Home/Daniel Larison/Whitewashing the Failure of Bush’s Russia Policy

Whitewashing the Failure of Bush’s Russia Policy

Rich Lowry makes a typically preposterous argument:

This was a perverse misreading of recent history. Of all President Bush’s faults, not giving the Russians a chance wasn’t one of them [bold mine-DL]. He notoriously looked into Putin’s soul at a meeting at the beginning of his presidency and saw sweetness and light. By the end, any illusions he had left were shattered by the Russian invasion of Georgia in August 2008.

As perverse misreadings of history go, there aren’t many worse than what Lowry has done in this column. Notice how he skips through the entire Bush presidency as if 2001-2009 had been one long attempt to cooperate with Russia that ended badly. That is exactly what it wasn’t. It was a period in which the U.S. consistently pursued policies that were certain to antagonize Russia, which undeniably did antagonize Russia, and which the Bush administration seemed to pursue in no small part because they antagonized Russia.

The silly “soul-gazing” remarks at the beginning of Bush’s presidency were the sort of thing one would expect from a president as clueless on foreign policy as he was, but in terms of policy the last administration reliably did almost all of the things that Moscow opposed. It is not possible to understand Russian behavior over the last ten years without acknowledging the extent to which U.S.-Russian relations were wrecked by several Western policies, chief among them being Bush’s push for missile defense in eastern Europe and NATO expansion into the former USSR. If the Bush administration suffered from any illusions, it was that the U.S. could consistently goad and provoke Russia in its own region without consequences. By the end of Bush’s second term, that illusion was dispelled, and it was in order to repair the substantial damage that had been done in the previous five or six years that the U.S. successfully sought to find common interests with Russia.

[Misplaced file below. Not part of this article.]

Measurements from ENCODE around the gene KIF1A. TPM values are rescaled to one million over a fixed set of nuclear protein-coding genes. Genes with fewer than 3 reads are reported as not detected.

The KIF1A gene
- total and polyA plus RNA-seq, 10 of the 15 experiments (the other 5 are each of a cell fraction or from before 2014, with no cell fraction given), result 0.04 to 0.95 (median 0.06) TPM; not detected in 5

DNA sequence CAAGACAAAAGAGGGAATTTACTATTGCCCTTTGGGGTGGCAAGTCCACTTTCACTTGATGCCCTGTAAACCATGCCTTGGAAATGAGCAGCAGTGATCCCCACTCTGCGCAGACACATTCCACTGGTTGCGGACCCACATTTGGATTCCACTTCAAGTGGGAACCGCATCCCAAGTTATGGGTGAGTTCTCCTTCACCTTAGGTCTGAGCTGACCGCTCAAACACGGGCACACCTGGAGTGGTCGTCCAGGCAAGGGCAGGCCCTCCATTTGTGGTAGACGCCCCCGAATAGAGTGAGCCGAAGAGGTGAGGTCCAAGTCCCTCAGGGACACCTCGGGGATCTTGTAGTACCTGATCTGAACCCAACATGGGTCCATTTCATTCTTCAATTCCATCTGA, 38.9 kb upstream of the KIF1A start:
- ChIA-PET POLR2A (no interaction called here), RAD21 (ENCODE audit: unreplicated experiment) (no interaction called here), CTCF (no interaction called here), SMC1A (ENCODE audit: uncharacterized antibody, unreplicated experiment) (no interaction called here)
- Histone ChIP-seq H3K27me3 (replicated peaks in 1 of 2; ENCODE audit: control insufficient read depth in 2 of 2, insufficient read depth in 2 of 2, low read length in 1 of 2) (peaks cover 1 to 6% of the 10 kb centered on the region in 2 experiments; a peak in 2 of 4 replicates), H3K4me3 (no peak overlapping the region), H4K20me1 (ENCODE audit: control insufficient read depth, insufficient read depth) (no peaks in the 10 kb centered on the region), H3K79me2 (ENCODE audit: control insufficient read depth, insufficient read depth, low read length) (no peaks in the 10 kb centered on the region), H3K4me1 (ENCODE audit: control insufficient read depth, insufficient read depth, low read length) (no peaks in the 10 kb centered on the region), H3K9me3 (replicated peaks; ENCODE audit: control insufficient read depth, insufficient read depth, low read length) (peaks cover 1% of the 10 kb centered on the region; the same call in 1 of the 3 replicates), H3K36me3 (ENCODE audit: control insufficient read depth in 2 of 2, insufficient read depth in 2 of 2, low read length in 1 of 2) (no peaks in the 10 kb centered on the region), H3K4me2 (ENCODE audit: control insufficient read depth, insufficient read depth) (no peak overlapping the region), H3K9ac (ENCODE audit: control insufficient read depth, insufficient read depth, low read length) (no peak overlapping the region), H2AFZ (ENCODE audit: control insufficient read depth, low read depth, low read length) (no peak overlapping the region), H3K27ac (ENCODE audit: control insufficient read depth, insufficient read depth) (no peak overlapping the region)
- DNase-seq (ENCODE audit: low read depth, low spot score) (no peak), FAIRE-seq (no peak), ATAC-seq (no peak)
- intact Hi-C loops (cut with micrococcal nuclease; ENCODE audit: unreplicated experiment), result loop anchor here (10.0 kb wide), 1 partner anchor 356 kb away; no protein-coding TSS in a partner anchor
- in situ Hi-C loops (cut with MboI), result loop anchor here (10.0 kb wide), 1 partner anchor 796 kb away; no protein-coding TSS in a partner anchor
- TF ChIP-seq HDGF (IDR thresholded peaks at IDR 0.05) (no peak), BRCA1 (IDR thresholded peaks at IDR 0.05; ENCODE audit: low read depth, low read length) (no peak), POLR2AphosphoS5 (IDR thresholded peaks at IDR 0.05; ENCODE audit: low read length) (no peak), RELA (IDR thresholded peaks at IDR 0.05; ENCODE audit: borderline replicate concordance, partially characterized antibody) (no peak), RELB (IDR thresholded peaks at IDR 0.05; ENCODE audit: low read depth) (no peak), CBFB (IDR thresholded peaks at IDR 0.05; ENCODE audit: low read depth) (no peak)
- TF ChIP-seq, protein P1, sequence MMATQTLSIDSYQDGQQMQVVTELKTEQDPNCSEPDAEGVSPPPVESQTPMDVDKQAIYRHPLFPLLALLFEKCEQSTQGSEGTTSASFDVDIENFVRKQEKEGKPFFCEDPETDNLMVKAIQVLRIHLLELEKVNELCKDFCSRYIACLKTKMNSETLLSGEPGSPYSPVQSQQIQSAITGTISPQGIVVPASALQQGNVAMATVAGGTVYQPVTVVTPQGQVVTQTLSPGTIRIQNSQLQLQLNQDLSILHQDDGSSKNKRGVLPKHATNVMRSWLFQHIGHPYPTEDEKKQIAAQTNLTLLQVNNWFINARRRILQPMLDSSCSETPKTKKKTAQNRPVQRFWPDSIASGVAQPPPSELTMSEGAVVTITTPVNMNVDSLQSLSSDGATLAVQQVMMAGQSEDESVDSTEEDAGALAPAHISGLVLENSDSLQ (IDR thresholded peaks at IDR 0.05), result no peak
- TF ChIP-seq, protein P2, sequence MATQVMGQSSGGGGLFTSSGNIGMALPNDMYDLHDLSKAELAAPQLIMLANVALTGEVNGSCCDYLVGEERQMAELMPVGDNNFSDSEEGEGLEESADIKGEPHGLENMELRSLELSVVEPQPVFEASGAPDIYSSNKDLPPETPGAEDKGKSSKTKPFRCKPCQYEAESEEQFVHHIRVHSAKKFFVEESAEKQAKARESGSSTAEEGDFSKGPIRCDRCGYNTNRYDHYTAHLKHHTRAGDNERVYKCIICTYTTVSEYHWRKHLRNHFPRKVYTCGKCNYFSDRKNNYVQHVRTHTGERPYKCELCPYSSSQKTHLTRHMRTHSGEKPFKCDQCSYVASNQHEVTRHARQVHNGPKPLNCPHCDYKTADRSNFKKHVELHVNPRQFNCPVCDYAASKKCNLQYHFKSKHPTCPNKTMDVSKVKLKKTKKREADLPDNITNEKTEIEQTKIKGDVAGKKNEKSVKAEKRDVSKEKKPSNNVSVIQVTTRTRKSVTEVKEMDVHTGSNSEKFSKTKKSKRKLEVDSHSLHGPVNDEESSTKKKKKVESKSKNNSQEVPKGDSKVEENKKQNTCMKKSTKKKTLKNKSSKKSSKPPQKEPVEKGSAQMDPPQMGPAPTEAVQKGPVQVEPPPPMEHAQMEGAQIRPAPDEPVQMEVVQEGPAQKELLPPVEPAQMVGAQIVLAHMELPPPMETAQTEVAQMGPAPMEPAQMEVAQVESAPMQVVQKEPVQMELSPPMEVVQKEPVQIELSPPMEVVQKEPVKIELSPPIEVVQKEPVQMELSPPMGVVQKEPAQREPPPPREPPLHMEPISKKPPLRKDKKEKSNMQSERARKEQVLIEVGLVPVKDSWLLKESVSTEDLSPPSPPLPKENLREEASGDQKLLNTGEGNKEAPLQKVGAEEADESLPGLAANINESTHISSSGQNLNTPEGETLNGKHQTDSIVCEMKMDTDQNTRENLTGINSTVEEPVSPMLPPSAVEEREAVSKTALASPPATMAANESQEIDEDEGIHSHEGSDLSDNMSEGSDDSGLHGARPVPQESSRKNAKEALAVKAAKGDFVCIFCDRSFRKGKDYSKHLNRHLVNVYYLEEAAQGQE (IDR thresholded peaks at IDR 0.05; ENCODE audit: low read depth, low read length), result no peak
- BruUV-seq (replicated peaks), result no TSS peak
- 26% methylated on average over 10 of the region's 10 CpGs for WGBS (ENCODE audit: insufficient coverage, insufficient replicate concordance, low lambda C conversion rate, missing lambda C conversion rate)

As it happened, that effort was finished by the end of Obama’s first term in part because it had succeeded in doing what it tried to do. Both old and new disagreements flared up over the last two years, and we all know what these are. Needless to say, relations with Russia would be even worse and Russian behavior even more antagonistic if the U.S. had pursued more aggressive policies in Syria and the former Soviet Union than it did. That is what hawks have wanted the U.S. to do all along, and it is fortunate that they have not been in a position to make it happen. It matters that Bush-era Russia policy is understood correctly, because the people seeking to revise the history of that period are eager to revive the very same aggressive policies in the former Soviet Union that have already failed so miserably.

about the author

Daniel Larison is a senior editor at TAC, where he also keeps a solo blog. He has been published in the New York Times Book Review, Dallas Morning News, World Politics Review, Politico Magazine, Orthodox Life, Front Porch Republic, The American Scene, and Culture11, and was a columnist for The Week. He holds a PhD in history from the University of Chicago, and resides in Lancaster, PA. Follow him on Twitter.

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